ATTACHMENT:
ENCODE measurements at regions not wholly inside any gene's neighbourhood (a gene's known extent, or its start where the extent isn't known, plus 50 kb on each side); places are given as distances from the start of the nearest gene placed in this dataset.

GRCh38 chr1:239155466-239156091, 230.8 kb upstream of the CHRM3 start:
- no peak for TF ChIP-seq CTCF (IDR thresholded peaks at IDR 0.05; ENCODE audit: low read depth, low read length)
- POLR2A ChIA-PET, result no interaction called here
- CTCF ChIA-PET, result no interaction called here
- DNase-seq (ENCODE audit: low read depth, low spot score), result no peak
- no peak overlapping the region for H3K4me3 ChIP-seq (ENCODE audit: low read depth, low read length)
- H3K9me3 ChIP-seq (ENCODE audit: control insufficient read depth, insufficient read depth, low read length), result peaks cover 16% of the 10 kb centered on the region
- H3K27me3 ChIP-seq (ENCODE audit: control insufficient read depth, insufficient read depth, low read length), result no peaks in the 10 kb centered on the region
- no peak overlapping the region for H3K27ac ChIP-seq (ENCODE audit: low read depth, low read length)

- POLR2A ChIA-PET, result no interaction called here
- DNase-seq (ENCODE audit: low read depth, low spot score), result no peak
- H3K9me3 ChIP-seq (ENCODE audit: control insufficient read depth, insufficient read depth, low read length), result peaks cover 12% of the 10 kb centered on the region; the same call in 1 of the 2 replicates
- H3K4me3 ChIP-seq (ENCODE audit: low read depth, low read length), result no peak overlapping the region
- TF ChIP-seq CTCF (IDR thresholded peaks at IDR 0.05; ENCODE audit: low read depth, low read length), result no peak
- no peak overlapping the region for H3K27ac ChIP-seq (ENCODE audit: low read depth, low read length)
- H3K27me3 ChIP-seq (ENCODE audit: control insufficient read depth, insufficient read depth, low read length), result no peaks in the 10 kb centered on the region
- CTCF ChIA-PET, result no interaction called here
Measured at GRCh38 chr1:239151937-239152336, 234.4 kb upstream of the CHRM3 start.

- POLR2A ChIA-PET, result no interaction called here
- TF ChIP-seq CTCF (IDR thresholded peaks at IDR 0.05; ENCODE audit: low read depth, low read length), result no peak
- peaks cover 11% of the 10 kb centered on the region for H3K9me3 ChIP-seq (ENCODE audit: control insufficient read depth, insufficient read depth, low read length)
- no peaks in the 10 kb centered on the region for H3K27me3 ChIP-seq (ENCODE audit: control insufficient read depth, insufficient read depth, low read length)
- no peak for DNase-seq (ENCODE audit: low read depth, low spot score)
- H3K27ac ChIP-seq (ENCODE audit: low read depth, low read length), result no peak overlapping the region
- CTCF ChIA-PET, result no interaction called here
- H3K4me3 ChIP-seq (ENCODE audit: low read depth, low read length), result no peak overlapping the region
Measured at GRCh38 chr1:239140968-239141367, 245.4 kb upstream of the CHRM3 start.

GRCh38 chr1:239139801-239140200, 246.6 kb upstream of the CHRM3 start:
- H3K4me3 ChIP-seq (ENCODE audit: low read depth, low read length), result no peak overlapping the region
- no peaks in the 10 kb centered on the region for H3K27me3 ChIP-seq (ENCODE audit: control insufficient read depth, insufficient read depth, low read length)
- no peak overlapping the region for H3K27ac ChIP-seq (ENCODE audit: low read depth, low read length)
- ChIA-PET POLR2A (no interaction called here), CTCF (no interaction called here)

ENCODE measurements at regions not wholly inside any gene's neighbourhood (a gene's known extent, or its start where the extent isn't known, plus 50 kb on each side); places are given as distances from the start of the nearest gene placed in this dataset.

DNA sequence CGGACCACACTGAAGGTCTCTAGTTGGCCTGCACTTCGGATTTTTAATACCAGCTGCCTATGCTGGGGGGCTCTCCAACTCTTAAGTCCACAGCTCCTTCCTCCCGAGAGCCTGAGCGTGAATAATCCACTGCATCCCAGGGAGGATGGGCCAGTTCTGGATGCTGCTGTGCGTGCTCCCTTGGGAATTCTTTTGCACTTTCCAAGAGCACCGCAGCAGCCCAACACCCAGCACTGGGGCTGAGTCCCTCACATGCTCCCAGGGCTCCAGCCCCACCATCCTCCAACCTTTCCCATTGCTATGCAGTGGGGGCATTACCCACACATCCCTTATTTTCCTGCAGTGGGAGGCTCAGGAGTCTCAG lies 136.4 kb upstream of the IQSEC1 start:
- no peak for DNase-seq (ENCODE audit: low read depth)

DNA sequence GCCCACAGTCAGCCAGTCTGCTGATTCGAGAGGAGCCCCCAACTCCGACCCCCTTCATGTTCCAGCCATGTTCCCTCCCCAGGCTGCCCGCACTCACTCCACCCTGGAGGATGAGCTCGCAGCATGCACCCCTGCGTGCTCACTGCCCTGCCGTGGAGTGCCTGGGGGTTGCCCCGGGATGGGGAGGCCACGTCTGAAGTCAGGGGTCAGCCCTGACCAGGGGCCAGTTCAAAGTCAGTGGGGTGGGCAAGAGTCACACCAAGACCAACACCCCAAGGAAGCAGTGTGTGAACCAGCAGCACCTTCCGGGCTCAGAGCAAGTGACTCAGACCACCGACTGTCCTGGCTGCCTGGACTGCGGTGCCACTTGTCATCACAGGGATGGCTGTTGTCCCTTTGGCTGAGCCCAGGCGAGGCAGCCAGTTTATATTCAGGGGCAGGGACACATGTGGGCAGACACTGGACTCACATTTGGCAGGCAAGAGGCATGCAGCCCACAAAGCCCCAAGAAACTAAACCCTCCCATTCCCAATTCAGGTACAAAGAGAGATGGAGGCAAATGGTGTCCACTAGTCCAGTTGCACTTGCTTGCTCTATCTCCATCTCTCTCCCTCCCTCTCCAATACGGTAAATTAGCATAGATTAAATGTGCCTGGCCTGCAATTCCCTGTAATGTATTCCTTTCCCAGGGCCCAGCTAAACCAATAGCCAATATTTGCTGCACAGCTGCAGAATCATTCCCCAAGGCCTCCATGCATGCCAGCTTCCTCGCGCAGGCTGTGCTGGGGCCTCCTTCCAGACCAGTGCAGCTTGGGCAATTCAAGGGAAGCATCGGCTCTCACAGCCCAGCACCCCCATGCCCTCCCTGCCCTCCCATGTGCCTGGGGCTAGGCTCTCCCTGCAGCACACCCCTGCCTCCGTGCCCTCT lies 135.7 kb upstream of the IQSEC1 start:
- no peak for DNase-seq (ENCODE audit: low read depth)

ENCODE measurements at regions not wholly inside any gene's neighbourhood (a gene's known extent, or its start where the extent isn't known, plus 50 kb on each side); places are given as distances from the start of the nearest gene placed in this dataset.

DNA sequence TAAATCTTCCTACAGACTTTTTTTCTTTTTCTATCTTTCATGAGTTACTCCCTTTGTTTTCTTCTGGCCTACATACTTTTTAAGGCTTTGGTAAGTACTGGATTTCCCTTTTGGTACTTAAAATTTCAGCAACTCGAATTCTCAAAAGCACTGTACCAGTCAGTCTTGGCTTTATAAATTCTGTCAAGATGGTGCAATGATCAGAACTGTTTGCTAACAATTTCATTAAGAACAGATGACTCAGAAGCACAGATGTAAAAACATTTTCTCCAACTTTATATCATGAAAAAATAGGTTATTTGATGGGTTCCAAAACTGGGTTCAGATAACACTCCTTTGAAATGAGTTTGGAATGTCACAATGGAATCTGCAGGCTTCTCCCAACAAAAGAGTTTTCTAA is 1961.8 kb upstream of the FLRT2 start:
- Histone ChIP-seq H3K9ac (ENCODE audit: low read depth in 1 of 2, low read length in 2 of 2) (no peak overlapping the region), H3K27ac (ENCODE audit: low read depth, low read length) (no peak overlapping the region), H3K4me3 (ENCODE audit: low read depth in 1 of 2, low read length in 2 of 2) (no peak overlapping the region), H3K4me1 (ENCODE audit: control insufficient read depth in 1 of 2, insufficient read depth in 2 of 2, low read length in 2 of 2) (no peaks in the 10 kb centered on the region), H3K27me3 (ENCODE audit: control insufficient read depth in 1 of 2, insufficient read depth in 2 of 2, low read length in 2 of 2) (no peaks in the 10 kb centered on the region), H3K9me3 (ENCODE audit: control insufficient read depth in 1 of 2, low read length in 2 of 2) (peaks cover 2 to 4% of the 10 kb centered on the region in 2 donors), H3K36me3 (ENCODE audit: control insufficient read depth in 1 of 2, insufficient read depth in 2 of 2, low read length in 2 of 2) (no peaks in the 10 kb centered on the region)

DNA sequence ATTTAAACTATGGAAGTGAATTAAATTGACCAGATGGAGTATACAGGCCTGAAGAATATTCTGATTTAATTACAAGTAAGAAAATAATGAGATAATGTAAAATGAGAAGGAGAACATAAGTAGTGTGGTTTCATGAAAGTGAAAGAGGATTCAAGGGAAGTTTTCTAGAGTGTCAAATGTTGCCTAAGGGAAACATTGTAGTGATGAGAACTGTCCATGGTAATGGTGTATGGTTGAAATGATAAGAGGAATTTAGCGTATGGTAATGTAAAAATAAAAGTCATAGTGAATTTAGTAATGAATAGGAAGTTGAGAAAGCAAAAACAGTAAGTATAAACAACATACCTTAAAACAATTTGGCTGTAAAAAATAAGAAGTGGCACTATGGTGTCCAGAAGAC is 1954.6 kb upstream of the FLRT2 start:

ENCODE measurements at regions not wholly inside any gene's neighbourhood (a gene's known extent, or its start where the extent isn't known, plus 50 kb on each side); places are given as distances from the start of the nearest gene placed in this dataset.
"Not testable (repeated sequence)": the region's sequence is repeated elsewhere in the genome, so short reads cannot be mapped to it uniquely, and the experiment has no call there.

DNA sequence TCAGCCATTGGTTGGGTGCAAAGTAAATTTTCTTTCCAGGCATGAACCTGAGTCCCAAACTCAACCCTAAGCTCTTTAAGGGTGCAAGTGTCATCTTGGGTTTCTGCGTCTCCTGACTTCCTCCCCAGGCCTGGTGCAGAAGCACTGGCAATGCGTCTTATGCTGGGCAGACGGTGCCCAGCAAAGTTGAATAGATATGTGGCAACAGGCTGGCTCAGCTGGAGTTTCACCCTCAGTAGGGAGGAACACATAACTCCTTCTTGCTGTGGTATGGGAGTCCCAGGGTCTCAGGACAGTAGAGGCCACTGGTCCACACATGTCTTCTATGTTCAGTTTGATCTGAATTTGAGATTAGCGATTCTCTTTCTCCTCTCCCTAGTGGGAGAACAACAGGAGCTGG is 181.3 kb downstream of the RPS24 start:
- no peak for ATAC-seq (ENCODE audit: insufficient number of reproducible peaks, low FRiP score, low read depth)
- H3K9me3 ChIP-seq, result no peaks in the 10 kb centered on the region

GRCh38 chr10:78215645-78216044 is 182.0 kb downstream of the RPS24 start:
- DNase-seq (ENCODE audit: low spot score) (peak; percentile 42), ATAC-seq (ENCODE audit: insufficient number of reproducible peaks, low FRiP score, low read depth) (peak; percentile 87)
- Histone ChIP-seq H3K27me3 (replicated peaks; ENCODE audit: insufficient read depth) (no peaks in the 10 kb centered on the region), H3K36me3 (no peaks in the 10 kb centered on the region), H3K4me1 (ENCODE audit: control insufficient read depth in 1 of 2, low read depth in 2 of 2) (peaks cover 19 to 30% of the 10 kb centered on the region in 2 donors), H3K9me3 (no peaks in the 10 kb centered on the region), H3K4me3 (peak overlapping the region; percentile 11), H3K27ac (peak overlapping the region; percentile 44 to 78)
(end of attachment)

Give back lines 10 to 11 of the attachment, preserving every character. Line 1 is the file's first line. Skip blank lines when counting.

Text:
- no peak overlapping the region for H3K27ac ChIP-seq (ENCODE audit: low read depth, low read length)

- POLR2A ChIA-PET, result no interaction called here